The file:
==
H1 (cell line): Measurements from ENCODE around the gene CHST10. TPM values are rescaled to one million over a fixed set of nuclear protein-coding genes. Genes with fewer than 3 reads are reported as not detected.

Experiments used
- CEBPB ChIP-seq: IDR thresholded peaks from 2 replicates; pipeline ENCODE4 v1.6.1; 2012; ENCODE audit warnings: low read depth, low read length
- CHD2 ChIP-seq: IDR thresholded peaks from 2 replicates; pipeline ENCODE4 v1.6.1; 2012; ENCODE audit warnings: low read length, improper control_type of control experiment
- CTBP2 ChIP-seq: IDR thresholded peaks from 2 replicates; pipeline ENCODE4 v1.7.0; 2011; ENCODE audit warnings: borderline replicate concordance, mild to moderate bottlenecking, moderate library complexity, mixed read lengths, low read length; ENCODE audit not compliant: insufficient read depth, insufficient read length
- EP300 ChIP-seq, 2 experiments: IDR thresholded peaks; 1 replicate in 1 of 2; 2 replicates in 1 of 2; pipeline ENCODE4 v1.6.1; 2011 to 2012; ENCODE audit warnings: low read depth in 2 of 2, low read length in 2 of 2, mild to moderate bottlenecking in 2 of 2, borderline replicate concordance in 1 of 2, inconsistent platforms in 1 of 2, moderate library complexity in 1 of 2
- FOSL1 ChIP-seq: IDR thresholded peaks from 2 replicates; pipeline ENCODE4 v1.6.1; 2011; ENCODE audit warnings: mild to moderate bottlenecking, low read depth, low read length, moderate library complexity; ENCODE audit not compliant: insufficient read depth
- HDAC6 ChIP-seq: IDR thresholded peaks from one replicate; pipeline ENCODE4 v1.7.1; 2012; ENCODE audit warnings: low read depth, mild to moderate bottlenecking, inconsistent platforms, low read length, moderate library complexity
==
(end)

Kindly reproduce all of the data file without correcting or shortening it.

H1 (cell line): Measurements from ENCODE around the gene CHST10. TPM values are rescaled to one million over a fixed set of nuclear protein-coding genes. Genes with fewer than 3 reads are reported as not detected.

Experiments used
- CEBPB ChIP-seq: IDR thresholded peaks from 2 replicates; pipeline ENCODE4 v1.6.1; 2012; ENCODE audit warnings: low read depth, low read length
- CHD2 ChIP-seq: IDR thresholded peaks from 2 replicates; pipeline ENCODE4 v1.6.1; 2012; ENCODE audit warnings: low read length, improper control_type of control experiment
- CTBP2 ChIP-seq: IDR thresholded peaks from 2 replicates; pipeline ENCODE4 v1.7.0; 2011; ENCODE audit warnings: borderline replicate concordance, mild to moderate bottlenecking, moderate library complexity, mixed read lengths, low read length; ENCODE audit not compliant: insufficient read depth, insufficient read length
- EP300 ChIP-seq, 2 experiments: IDR thresholded peaks; 1 replicate in 1 of 2; 2 replicates in 1 of 2; pipeline ENCODE4 v1.6.1; 2011 to 2012; ENCODE audit warnings: low read depth in 2 of 2, low read length in 2 of 2, mild to moderate bottlenecking in 2 of 2, borderline replicate concordance in 1 of 2, inconsistent platforms in 1 of 2, moderate library complexity in 1 of 2
- FOSL1 ChIP-seq: IDR thresholded peaks from 2 replicates; pipeline ENCODE4 v1.6.1; 2011; ENCODE audit warnings: mild to moderate bottlenecking, low read depth, low read length, moderate library complexity; ENCODE audit not compliant: insufficient read depth
- HDAC6 ChIP-seq: IDR thresholded peaks from one replicate; pipeline ENCODE4 v1.7.1; 2012; ENCODE audit warnings: low read depth, mild to moderate bottlenecking, inconsistent platforms, low read length, moderate library complexity